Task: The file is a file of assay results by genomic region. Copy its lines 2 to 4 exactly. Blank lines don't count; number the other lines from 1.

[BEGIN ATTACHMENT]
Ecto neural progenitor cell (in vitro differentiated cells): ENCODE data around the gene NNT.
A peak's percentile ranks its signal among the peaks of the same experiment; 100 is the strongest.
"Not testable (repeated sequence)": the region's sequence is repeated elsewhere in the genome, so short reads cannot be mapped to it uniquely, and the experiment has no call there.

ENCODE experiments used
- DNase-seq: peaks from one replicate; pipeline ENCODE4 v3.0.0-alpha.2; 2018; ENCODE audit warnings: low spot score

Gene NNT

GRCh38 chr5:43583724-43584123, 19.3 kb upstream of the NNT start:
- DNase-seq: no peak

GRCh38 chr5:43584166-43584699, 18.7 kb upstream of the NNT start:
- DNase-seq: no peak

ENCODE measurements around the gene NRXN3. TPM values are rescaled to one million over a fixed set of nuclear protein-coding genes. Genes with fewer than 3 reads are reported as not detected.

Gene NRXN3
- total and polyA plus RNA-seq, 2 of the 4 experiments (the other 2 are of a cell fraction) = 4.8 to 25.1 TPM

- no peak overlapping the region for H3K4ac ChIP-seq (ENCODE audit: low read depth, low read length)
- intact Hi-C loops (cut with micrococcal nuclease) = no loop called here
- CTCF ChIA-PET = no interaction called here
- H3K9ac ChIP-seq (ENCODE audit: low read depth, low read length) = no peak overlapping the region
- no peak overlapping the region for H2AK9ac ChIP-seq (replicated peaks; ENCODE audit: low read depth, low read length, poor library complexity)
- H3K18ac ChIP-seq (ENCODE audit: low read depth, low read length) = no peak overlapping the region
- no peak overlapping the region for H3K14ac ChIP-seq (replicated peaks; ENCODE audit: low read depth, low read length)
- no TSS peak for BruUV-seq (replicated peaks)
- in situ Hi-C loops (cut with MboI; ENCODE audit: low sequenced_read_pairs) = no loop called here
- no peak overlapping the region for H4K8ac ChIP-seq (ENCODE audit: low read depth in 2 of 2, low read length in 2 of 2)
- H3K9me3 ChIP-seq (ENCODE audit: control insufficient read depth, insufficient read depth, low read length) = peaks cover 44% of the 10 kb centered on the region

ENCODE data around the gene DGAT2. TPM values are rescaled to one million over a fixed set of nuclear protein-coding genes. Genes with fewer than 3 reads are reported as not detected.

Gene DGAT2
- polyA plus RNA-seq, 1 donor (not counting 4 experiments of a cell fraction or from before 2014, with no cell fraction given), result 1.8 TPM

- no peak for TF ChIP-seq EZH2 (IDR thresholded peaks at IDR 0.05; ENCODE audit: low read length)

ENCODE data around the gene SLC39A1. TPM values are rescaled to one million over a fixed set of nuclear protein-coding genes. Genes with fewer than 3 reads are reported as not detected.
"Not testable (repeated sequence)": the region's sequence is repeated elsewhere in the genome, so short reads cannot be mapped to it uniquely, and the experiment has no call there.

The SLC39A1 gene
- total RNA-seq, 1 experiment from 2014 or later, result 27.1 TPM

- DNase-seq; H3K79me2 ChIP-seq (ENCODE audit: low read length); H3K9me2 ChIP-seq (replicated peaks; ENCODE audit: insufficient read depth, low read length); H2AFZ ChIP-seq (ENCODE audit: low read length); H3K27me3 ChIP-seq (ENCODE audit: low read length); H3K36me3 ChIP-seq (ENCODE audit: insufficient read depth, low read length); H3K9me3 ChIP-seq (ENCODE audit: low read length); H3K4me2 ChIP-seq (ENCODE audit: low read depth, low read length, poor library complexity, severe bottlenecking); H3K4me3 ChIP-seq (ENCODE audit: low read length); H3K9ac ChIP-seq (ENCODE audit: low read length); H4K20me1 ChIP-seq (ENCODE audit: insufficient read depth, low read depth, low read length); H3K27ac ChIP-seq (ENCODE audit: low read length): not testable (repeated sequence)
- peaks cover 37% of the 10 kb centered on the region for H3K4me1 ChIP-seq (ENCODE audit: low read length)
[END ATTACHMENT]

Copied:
A peak's percentile ranks its signal among the peaks of the same experiment; 100 is the strongest.
"Not testable (repeated sequence)": the region's sequence is repeated elsewhere in the genome, so short reads cannot be mapped to it uniquely, and the experiment has no call there.

ENCODE experiments used